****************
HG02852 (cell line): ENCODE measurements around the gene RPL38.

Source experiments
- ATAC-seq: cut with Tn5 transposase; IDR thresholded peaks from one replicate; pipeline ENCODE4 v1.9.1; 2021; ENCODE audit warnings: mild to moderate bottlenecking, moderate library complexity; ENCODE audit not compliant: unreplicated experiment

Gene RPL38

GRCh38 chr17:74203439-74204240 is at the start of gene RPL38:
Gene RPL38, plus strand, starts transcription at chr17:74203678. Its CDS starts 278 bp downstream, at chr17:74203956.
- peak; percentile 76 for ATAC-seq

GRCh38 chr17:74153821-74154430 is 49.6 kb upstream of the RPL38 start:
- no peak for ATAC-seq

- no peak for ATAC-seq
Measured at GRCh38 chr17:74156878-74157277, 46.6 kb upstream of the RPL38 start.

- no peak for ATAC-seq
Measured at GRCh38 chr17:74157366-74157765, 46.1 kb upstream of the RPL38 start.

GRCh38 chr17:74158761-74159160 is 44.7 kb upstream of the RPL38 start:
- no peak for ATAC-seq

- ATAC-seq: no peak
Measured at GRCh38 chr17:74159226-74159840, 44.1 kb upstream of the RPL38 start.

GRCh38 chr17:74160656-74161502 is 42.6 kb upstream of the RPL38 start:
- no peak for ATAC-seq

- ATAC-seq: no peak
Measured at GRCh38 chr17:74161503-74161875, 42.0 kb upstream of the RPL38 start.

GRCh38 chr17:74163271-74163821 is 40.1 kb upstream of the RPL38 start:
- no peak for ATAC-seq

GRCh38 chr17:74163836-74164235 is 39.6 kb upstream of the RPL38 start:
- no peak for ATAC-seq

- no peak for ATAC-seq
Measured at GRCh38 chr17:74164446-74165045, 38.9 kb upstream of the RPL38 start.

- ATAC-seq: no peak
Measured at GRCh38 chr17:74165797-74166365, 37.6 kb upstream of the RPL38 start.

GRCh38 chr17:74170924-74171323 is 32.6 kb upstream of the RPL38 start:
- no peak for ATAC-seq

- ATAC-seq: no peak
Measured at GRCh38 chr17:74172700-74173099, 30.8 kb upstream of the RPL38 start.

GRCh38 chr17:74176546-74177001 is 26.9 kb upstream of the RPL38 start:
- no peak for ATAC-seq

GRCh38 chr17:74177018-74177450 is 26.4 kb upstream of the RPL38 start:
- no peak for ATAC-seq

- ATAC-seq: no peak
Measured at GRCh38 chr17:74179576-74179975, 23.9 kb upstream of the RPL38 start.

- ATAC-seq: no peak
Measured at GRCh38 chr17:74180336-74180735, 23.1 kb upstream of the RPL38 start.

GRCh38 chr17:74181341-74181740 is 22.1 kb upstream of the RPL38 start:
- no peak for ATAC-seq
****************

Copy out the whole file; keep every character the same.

HG02852 (cell line): ENCODE measurements around the gene RPL38.

Source experiments
- ATAC-seq: cut with Tn5 transposase; IDR thresholded peaks from one replicate; pipeline ENCODE4 v1.9.1; 2021; ENCODE audit warnings: mild to moderate bottlenecking, moderate library complexity; ENCODE audit not compliant: unreplicated experiment

Gene RPL38

GRCh38 chr17:74203439-74204240 is at the start of gene RPL38:
Gene RPL38, plus strand, starts transcription at chr17:74203678. Its CDS starts 278 bp downstream, at chr17:74203956.
- peak; percentile 76 for ATAC-seq

GRCh38 chr17:74153821-74154430 is 49.6 kb upstream of the RPL38 start:
- no peak for ATAC-seq

- no peak for ATAC-seq
Measured at GRCh38 chr17:74156878-74157277, 46.6 kb upstream of the RPL38 start.

- no peak for ATAC-seq
Measured at GRCh38 chr17:74157366-74157765, 46.1 kb upstream of the RPL38 start.

GRCh38 chr17:74158761-74159160 is 44.7 kb upstream of the RPL38 start:
- no peak for ATAC-seq

- ATAC-seq: no peak
Measured at GRCh38 chr17:74159226-74159840, 44.1 kb upstream of the RPL38 start.

GRCh38 chr17:74160656-74161502 is 42.6 kb upstream of the RPL38 start:
- no peak for ATAC-seq

- ATAC-seq: no peak
Measured at GRCh38 chr17:74161503-74161875, 42.0 kb upstream of the RPL38 start.

GRCh38 chr17:74163271-74163821 is 40.1 kb upstream of the RPL38 start:
- no peak for ATAC-seq

GRCh38 chr17:74163836-74164235 is 39.6 kb upstream of the RPL38 start:
- no peak for ATAC-seq

- no peak for ATAC-seq
Measured at GRCh38 chr17:74164446-74165045, 38.9 kb upstream of the RPL38 start.

- ATAC-seq: no peak
Measured at GRCh38 chr17:74165797-74166365, 37.6 kb upstream of the RPL38 start.

GRCh38 chr17:74170924-74171323 is 32.6 kb upstream of the RPL38 start:
- no peak for ATAC-seq

- ATAC-seq: no peak
Measured at GRCh38 chr17:74172700-74173099, 30.8 kb upstream of the RPL38 start.

GRCh38 chr17:74176546-74177001 is 26.9 kb upstream of the RPL38 start:
- no peak for ATAC-seq

GRCh38 chr17:74177018-74177450 is 26.4 kb upstream of the RPL38 start:
- no peak for ATAC-seq

- ATAC-seq: no peak
Measured at GRCh38 chr17:74179576-74179975, 23.9 kb upstream of the RPL38 start.

- ATAC-seq: no peak
Measured at GRCh38 chr17:74180336-74180735, 23.1 kb upstream of the RPL38 start.

GRCh38 chr17:74181341-74181740 is 22.1 kb upstream of the RPL38 start:
- no peak for ATAC-seq